Telling Another Story: Looking for Ways of Working in Partnership with Indigenous Australian People Seeking Help for Alcohol and Other Drug Problems from Mainstream Services

Hine Moana, Anni (2011) Telling Another Story: Looking for Ways of Working in Partnership with Indigenous Australian People Seeking Help for Alcohol and Other Drug Problems from Mainstream Services. Coursework Master thesis, Victoria University.

Abstract

This thesis examines a case for the inclusion of narrative therapy by mainstream alcohol and other drug (AOD) services in counselling Australian indigenous people. Narrative therapy and narrative practices emerged from work developed in partnership with indigenous practitioners in the 1980s in Australia, and although little research has been done on these methods, they are generally regarded as being culturally acceptable to indigenous people. Currently, the interventions most commonly used in mainstream AOD counselling are generally short term and focus on changing behaviour. The argument of this thesis is not that mainstream AOD interventions are without value, but rather that some reductionist methods of counselling may not constitute the most culturally appropriate approach for working with indigenous clients, many of whom continue to be affected by trauma related to colonisation and its practices and experiences of ongoing racism and social disadvantage. This thesis also concerns itself with issues of language and power and proposes that these are of great significance in counselling indigenous AOD clients.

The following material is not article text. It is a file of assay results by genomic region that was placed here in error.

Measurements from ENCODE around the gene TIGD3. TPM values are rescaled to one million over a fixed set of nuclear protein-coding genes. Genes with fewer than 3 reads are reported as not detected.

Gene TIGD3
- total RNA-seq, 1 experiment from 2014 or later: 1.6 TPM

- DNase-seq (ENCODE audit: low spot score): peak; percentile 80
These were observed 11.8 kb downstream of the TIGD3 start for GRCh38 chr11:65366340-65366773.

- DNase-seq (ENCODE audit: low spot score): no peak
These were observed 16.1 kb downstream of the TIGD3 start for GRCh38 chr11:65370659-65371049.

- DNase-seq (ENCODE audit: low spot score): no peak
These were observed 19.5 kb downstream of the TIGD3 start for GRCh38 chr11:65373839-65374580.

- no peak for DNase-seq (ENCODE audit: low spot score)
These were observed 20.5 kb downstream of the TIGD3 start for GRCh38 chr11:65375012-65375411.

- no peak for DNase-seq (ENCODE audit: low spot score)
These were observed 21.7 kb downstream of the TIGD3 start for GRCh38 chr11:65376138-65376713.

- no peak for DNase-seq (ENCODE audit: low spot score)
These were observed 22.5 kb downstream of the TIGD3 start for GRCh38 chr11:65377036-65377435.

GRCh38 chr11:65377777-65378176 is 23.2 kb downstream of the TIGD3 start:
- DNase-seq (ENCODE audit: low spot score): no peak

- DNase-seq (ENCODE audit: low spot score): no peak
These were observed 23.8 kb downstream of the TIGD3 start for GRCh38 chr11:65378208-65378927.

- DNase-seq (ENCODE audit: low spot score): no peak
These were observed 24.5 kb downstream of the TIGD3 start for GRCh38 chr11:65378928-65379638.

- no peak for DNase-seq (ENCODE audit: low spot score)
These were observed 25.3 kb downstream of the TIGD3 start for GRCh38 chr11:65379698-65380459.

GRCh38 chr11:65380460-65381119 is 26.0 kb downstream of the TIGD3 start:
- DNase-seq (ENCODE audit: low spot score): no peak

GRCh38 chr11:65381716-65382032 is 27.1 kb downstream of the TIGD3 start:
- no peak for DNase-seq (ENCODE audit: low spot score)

Additional Information

Masters in Counselling

Item type Thesis (Coursework Master thesis)
URI https://vuir.vu.edu.au/id/eprint/19392
Subjects Current > FOR Classification > 1701 Psychology
Historical > Faculty/School/Research Centre/Department > School of Social Sciences and Psychology
Keywords cognitive behavioural therapy, solution-focused brief therapy, motivational interviewing, narrative therapy, Australian indigenous people, alcohol, drugs
Download/View statistics View download statistics for this item

Search Google Scholar

Repository staff login